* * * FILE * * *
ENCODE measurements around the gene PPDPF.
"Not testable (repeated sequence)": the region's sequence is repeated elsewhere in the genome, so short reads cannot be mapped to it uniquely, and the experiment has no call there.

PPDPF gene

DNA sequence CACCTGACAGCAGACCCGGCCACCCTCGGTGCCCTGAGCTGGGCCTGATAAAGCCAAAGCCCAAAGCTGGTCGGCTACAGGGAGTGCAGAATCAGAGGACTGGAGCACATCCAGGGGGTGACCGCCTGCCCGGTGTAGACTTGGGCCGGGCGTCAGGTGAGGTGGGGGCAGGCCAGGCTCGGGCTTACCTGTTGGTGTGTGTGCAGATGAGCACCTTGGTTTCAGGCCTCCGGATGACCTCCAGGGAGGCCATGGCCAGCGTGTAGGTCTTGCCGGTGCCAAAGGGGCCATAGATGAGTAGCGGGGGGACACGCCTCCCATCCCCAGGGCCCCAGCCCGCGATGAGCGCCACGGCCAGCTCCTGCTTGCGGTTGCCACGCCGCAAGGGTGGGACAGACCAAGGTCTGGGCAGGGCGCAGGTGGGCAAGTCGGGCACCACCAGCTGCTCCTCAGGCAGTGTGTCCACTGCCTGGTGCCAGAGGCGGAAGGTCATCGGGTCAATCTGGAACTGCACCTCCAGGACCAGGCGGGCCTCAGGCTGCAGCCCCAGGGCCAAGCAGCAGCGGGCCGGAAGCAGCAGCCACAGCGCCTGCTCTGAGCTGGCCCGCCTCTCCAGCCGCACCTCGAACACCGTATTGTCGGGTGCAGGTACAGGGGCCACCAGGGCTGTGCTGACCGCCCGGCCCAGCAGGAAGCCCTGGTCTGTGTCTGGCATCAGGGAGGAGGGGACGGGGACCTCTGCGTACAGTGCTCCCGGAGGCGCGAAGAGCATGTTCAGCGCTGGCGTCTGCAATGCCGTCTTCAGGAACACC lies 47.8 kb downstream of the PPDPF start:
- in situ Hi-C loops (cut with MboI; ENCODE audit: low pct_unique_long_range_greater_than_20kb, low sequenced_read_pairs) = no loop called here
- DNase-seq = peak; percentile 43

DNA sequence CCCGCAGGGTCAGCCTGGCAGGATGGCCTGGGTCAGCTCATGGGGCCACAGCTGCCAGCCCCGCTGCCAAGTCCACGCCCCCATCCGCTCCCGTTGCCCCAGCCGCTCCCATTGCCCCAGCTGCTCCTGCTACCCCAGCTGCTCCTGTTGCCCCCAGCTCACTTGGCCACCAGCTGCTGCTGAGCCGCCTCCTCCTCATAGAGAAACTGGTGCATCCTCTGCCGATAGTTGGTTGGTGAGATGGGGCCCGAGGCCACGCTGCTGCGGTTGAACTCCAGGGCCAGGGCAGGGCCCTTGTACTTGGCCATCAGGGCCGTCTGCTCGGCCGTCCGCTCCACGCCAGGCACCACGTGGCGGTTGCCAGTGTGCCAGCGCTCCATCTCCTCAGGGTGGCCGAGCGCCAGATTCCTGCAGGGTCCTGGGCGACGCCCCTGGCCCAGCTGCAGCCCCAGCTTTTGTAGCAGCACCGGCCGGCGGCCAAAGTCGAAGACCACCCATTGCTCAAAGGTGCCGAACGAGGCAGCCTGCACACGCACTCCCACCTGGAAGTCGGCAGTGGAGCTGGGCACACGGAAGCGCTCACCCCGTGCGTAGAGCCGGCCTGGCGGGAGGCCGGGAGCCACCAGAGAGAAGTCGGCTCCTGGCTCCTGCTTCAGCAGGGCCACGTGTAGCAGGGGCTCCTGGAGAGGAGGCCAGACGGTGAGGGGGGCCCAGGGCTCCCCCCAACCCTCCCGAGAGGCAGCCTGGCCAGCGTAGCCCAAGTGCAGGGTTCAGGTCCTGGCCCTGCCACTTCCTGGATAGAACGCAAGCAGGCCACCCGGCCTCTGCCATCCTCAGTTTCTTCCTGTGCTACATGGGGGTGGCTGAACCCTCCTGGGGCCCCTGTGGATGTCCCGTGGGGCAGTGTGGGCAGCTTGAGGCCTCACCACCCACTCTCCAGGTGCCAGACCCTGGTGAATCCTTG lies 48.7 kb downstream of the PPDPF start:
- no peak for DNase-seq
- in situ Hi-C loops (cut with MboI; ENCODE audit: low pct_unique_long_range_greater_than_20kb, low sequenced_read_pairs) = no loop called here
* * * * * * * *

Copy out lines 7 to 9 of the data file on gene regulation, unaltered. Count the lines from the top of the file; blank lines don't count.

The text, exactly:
DNA sequence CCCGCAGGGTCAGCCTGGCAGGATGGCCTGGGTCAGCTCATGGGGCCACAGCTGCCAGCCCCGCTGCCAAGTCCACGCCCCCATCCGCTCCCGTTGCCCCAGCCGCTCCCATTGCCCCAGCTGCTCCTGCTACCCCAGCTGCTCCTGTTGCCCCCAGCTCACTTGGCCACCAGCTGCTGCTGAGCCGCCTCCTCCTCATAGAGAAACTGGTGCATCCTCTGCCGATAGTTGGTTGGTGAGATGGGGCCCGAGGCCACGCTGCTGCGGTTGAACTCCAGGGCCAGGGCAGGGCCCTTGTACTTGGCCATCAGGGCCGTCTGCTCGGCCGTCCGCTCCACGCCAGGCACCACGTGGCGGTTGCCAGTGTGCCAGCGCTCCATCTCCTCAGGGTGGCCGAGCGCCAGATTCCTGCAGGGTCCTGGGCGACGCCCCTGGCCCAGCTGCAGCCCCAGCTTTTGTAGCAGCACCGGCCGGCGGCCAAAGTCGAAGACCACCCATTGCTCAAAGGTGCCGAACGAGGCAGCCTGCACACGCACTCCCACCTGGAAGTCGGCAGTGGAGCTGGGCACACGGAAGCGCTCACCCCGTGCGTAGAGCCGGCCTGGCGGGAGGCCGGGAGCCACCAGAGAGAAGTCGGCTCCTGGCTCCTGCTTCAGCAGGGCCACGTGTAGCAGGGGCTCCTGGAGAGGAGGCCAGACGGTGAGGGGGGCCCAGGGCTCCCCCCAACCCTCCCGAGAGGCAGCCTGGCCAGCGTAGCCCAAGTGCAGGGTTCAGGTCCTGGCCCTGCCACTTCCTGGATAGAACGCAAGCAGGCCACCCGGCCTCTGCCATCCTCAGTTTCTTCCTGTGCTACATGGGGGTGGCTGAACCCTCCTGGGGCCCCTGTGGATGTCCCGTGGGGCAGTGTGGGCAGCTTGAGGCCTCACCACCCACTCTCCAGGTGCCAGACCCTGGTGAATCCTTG lies 48.7 kb downstream of the PPDPF start:
- no peak for DNase-seq
- in situ Hi-C loops (cut with MboI; ENCODE audit: low pct_unique_long_range_greater_than_20kb, low sequenced_read_pairs) = no loop called here